As a family child care provider, you work with children and families who share diverse experiences and backgrounds. Read each of the scenarios below, reflect on the child’s and family’s sense of self, and address how you would promote a positive sense of self. When you are finished, share your responses with your trainer, coach, or family child care administrator.
Three-year-old Josie is new to your family child care program, and her home language is not English. She is having some difficulty falling asleep at naptime and following routines at circle time. Discuss what actions you might take to address these issues and promote Josie’s sense of self.
- Ask Josie’s parents to teach you one of Josie’s favorite lullabies in her home language.
- Use pictures with words in Josie’s home language for routines at circle time.
- Label shelves in both English and in Josie’s home language.
- Pair Josie with a “buddy” to help her learn various classroom routines.
- Gather ideas from Josie’s family about what soothes her at naptime.
- Invite Josie’s family to the classroom to share traditions, foods, etc. from their culture.
- Ask Josie and her family what she loves to do and have her “teach” her friends at circle (such as tap-dancing, ballet, building with Legos, etc.).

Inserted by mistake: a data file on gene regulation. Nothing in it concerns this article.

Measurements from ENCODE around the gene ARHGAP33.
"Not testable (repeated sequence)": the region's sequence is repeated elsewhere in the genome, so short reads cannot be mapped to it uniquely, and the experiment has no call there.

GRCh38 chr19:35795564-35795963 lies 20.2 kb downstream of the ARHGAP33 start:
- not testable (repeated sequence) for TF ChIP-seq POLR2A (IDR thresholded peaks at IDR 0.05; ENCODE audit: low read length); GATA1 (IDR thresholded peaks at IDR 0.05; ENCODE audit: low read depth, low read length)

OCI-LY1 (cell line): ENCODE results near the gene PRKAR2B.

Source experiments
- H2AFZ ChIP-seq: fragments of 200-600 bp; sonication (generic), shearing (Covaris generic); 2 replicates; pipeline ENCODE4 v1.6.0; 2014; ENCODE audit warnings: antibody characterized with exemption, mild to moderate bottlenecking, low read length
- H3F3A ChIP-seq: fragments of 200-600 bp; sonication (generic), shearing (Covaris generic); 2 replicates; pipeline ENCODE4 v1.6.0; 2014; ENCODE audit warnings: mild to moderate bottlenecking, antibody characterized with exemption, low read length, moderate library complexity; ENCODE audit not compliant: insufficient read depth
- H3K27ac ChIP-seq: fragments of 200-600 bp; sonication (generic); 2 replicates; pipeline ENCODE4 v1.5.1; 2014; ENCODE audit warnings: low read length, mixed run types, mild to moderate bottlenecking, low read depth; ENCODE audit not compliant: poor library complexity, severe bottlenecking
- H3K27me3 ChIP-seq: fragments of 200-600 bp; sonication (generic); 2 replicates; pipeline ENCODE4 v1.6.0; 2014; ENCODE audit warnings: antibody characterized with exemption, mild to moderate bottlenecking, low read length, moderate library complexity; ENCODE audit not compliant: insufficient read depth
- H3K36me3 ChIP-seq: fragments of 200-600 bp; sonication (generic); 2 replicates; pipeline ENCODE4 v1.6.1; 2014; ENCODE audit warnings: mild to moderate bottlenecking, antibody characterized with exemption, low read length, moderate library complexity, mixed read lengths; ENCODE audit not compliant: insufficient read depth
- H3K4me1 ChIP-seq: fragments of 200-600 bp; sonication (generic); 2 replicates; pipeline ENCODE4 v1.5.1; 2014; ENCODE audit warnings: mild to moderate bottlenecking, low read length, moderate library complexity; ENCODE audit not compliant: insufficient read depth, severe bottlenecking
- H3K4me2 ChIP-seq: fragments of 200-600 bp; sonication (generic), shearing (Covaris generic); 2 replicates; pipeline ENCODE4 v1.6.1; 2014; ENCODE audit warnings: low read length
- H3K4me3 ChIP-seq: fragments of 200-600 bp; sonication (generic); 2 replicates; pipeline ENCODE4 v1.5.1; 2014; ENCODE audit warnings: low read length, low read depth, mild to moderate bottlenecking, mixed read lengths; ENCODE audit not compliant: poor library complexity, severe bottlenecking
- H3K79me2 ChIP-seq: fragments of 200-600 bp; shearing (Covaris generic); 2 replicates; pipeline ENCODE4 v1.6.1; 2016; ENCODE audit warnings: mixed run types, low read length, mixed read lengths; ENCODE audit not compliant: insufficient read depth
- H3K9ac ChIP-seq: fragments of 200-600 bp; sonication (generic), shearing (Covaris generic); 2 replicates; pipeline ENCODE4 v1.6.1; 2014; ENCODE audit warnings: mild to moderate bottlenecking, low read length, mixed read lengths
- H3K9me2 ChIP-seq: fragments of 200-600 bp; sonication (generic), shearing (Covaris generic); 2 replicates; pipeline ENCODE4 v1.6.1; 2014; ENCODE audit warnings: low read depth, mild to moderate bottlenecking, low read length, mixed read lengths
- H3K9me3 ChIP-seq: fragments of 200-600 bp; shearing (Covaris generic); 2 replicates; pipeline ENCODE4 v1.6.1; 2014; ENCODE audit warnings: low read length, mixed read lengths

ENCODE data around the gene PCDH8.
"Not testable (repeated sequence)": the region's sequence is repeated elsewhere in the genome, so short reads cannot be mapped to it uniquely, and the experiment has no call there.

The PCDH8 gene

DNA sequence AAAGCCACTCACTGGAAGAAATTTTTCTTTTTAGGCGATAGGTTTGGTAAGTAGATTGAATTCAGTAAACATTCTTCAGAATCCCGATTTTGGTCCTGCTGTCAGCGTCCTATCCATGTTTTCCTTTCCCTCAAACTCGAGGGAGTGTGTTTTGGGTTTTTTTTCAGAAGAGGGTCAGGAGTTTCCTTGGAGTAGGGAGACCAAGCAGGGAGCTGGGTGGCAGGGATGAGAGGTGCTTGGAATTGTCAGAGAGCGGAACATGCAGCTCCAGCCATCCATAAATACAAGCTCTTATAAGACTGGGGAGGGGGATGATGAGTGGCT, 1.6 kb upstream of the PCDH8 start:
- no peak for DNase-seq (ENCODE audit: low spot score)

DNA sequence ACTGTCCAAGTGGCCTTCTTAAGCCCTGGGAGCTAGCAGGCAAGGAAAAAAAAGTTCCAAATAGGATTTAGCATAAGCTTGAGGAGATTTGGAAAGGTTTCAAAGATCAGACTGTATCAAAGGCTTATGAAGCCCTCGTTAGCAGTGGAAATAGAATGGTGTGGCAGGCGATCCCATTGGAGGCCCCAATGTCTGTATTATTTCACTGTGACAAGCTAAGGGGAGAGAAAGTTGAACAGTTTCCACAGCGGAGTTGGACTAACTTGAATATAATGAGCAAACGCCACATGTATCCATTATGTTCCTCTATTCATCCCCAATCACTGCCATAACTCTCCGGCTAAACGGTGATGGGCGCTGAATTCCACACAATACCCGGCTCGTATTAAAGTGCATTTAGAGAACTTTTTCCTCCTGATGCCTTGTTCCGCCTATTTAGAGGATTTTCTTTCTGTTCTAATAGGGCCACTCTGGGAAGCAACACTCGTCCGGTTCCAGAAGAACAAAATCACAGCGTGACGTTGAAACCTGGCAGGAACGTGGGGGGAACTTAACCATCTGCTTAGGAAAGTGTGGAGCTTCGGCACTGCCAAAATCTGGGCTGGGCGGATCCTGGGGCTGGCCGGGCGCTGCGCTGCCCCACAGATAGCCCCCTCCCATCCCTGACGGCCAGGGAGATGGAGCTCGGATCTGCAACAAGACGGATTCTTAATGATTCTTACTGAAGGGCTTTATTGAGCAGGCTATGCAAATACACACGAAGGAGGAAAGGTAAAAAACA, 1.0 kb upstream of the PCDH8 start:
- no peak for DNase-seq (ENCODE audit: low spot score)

Denise is a single mom with a four-year-old, Darius, in your program. Denise has mentioned at drop-off and pick-up that she just can’t seem to keep up with all the demands of single parenting. She says that “she just can’t seem to get it right.” Reflect on what your response might be in support of this family’s sense of self.
- Ask Denise if the two of you can set up a time to meet and discuss possible resources that might be helpful.
- Offer positive feedback on something you see Denise doing “right.” Example: “When you drop Darius off, you always give him a big hug and a kiss. When he wants to show you his latest artwork or Lego creation, you always take the time to take a look and comment on his work.”
- Let Denise know that she is not alone; there are other single parents in your program. Would she like you to connect her with them?
Five-year-old Millie insists on having your help when eating at snack time and also at lunch time. Millie’s father is preparing to deploy, and her parents share that everyone in the family is feeling anxious. What steps can you take to support Millie and her family as well as promote their support of Millie’s sense of self? (If you have no experience with deployment, imagine a parent facing a similar challenge, such as frequent travel, incarceration, or long-term hospitalization or illness.)
- Offer to meet with Millie’s parents and share resources they might be interested in as they prepare for deployment.
- Talk with them to find out whether their family values independence or interdependence in terms of childrearing routines such as eating, sleeping, dressing, etc. Be respectful and honor this family’s beliefs and values.
- Offer to connect Millie’s parents with other parents who are facing deployment or who have been through a deployment.
- Invite Millie’s parents to visit the program and discuss the upcoming deployment at group time. Ask if Millie would also like to share at group time.
- Create family photo-books to be displayed in the program.
- Be consistent with predictable routines between home and your family child care.
- Identify this family’s strengths in support of Millie’s sense of self.